KOTA KINABALU: The Sabah government, especially the public and private sectors in the state, should be prepared for the relocation of the Indonesian capital to East Kalimantan, said Institute of Islamic Understanding Malaysia chairman Tun Ahmad Sarji Abdul Hamid.
The former chief secretary to the government said the relocation is expected to bring prosperity to Kalimantan and simultaneously to Sabah and Sarawak.
Ahmad Sarji said the transfer of the Indonesian capital and the administrative center to East Kalimantan, which is expected to start in 2024, would also attract foreign investment and tourists to Borneo.
“The movement of workers and goods will take place not only in the Republic of Indonesia but will also have an impact on the neighbouring countries, including in Sabah.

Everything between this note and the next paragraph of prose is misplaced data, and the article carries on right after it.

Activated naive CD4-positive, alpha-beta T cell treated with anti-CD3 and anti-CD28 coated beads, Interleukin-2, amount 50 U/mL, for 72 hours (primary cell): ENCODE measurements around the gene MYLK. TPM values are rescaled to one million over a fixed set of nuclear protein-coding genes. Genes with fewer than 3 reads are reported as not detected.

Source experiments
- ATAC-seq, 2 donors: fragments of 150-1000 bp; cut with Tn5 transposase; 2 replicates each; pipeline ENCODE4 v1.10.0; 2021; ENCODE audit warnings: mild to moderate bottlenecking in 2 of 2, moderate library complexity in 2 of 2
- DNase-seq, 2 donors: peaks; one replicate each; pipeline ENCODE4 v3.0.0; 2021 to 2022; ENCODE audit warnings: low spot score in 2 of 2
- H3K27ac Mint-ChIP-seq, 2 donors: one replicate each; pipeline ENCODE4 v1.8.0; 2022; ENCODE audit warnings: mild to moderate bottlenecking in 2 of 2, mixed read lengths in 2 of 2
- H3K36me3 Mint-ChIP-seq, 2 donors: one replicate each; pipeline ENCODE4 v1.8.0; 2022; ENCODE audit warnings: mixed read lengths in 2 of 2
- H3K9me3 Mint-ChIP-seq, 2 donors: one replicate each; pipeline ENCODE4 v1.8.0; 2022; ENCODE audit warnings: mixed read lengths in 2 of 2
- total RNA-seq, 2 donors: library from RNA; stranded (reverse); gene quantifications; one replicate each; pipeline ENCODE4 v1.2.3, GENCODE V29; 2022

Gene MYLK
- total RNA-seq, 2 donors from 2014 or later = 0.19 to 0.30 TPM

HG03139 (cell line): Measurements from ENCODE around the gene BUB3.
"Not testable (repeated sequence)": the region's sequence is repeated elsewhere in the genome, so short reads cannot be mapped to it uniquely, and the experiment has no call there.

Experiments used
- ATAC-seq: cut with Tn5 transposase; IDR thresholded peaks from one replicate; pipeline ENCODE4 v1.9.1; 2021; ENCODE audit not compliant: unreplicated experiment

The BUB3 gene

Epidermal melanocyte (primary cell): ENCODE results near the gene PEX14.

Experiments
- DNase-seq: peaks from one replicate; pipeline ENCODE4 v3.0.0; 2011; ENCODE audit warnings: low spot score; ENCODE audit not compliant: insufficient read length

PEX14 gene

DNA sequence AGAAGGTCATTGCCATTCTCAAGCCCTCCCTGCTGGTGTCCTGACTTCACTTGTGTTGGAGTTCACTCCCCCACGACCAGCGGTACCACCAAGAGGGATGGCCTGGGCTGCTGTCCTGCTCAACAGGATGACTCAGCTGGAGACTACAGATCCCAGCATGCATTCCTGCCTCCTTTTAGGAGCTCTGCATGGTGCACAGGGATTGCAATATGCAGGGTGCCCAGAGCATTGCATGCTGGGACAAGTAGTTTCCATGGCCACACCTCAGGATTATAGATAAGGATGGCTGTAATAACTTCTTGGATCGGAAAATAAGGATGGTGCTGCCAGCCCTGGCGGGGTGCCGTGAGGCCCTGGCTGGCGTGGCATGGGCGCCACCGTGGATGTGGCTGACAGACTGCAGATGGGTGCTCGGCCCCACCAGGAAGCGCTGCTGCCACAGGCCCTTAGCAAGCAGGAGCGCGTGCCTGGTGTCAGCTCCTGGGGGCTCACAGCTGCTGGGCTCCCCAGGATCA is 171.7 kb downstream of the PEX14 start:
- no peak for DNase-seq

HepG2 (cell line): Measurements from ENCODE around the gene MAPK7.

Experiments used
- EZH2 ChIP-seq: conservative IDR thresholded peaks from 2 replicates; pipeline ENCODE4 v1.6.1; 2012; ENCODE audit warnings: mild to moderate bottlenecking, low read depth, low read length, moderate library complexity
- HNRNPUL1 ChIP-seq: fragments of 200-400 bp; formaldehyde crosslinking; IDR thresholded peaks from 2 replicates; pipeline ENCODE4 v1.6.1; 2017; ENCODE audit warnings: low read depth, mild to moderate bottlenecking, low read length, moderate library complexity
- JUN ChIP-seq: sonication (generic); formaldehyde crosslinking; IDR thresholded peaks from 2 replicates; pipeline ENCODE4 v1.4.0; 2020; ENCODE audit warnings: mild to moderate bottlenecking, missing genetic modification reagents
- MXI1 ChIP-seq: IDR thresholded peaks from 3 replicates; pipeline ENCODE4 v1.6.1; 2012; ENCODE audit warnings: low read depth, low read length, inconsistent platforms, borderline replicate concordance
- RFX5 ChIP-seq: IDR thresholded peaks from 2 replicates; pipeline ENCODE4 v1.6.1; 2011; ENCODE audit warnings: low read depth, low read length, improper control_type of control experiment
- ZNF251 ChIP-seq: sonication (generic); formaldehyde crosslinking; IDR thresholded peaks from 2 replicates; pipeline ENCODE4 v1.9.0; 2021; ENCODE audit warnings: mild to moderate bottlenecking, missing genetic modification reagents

“Civil servants need to be provided with the latest resources, skills and technologies to control the border while maintaining good diplomatic relations,” he said when addressing the Sabah Public Service Conference at the State Administrative Centre yesterday.
Chief Minister Datuk Seri Mohd Shafie Apdal launched the event which was attended by Sabah Public Services director Datuk Datu Rosmadi Datu Sulai and over 1,000 civil servants.
Ahmad Sarji said the opportunity for companies from Sabah to work together to develop the new Indonesian capital was also possible as Malaysia had experience moving its administrative centre from Kuala Lumpur to Putrajaya.
“The growth of this region will be greater if there is good land, air and maritime links between Sabah, Sarawak and Kalimantan.
“This impact can be seen through the influx of traders and tourists who will make Sabah’s cities such as Kota Kinabalu, Tawau, Lahad Datu and Semporna their gateways or transit points before heading to the new Indonesian capital,” he said. — Bernama